Sentra Cup Drive Leaves Us Wanting More

Here’s a hypothetical: imagine all the Formula 1 drivers raced in identical cars. How much more enjoyable to watch would the often processional racing be then? If your answer ranges anywhere from “some” to “immeasurably,” then have we’ve got a racing series for you. It’s called the Nissan Sentra Cup and is so far exclusive to Canada. Now in its second season, it kicked off on the Victoria Day Long Weekend at Canadian Tire Motorsport Park (CTMP) in Bowmanville, Ontario, as a support series to the major racing series going on that weekend. 

Each Sentra Cup racing weekend includes two 40-minute races, with about 30 drivers or so. The cars are largely identical, save for the setup and driver. Hence, driver skill, determination, and racecraft all come into play. Oh and a little luck never hurt anyone either.

If this sounds interesting to you, but you can’t attend in person, all of the Sentra Cup races will be live-streamed on Facebook on the series’ page, with a YouTube review to follow in the coming days. There are six race weekends scheduled for this season — from May to September — with four set in the beautiful province of Quebec, and two in good ole’ Ontario at CTMP.

The Sentra Cup promises amazing value to up-and-coming racers, with plenty of doorhandle-to-doorhandle seat time. There is a practice session, qualifying, and two races per weekend, or at least two hours of seat time per weekend, the promotorers say. 

The predecessor to the series, the Micra Cup, ran for six years and still continues as a sort of support series to the Sentra Cup, running at the same time, though the field is much smaller. Support for the cars has also run its course.

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When we got a chance to do a few hot laps at CTMP’s adjoining and much shorter Driver Development Track (DDT), we gladly jumped at the chance. Yours Truly has owned two Sentras in the past, the first being a 1994 coupe with a 1.6L and a stick (but no tach) and a 2001 SE sedan with the 145hp SR20DE. Both were taken either autocrossing or a track (the latter at DDT). There was also a Nissan NX2000 in between there, with a 7,500RPM, 2.0L inline-four from the factory.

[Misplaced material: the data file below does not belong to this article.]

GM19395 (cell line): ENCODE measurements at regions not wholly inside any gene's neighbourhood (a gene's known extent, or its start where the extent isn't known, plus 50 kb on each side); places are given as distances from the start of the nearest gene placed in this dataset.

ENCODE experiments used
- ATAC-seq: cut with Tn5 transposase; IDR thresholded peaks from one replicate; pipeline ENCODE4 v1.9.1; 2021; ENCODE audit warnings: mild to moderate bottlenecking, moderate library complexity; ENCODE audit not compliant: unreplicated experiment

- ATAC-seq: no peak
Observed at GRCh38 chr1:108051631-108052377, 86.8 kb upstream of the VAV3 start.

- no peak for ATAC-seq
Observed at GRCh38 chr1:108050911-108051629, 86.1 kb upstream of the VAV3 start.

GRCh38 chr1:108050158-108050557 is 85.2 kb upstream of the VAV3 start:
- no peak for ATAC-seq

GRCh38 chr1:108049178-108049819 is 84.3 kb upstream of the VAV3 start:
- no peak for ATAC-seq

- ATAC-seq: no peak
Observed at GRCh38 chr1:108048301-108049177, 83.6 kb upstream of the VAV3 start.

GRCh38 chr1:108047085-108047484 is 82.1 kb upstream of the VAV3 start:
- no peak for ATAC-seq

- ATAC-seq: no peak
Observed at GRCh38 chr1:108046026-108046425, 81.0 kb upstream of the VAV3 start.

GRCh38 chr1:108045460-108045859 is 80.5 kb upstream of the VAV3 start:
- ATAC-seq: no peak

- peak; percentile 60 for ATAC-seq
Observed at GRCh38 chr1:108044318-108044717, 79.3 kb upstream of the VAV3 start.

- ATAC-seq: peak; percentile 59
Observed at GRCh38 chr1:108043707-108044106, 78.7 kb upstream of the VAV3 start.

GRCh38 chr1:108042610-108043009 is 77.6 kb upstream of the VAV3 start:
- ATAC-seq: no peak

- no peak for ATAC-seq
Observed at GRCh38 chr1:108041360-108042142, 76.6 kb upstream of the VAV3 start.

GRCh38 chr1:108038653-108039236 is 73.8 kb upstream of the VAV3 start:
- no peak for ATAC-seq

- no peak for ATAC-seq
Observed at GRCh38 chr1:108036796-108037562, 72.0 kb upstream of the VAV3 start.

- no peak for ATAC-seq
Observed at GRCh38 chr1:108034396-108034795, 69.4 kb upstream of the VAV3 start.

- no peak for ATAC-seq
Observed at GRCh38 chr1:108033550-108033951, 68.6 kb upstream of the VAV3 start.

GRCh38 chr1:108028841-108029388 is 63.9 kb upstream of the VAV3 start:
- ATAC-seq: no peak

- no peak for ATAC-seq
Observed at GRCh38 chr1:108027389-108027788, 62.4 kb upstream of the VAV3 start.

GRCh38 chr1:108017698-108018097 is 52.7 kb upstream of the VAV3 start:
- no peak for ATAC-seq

Nissan had both the base-model Sentra S production car that the racer is based on on hand to sample, and a prototype of the actual racecar. The former was relegated to street drives around the ring roads near the track, while the racer gave us only four laps around the longest, 2.88km perimeter layout of the DDT.

Series regular Valérie Limoges rode shotgun with all, giving out helpful advice and keeping drivers in line, figuratively and literally. Considering the Sentra Cup car’s engine is left largely untouched, except for a cold-air intake, cat-back muffler, and a MoTeC ECU, horsepower is at or near equal to the base car’s 149 ponies. As such, carrying momentum through the corners and maximizing entry speeds was the name of the game, though we hardly set the fastest time of the day with only four laps to get familiar with the car. Being only second to lap the car during the afternoon session, the pressure was on to keep the car shiny side up. Yup, here come the racecar driver excuses. 

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As with any production based racecar, the brakes and handling stood out. The Pirelli slicks were a massive 265mm wide, dwarfing the standard 205 all-seasons. The steering felt much quicker, though we were assured it was a standard-rate rack, so the response must have been due to the suspension and super-wide gumballs. The car’s handling was no doubt set up to be very netrual, with a fine handling balance, but we didn’t try to unsettle the chassis with any left foot brake or lift-off antics. The motor and transmission mounts are also swapped out for stiffer urethane units, and we did notice some added vibration and harshness from the setup when pushing the car on the track. The adjustable coilovers resulted in a very flat ride, as you’d expect. 

The ABS is retained, but Limoges assured us we wouldn’t trigger it thanks to the huge grip levels. The front rotors are huge 355mm units (nearly 14 inches) or the same size as the optional binders on the outgoing 370Z sports car, and the rears come from the higher trim levels of the production Sentras and replace the S’s standard drums. 

Saint-Eustache, QC-based Motorsports in Action (MIA) is the shop responsible for converting the standard, sub-$20,000CAD Sentra S in the race version, more than doubling its price to nearly $41,000 this year. MIA Managing Director Carl Hermez assured us there is no way to build a Sentra Cup racecar for less money than going through the Nissan program. The MoTeC ECU is there largely to keep the car from freaking out when its safety systems are turned off. 

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Speaking of the base car, it impressed with a firm suspension, amenities that included power doors and locks, a push-button start, Android Auto and Apple CarPlay from an admittedly somewhat dim 4.2-inch touchscreen, and driver-assistance and warning tech. The hydraulic clutch was almost too light, and the shifter also very soft, though the shifter itself was placed nice and high and allowed us to rest our elbow on the armrest. The series organizer and Nissan Canada’s Director of Corporate Communications, Didier Marsaud, also said current Sentra owners can do a parade lap at CTMP during Sentra Cup race weekends.

The whole experience whet our appetite for some real racing and made us glad Nissan is keeping spec racing alive for those without a trust fund or ridiculous amounts of expendable income. 

Learn more about the Nissan Sentra Cup here.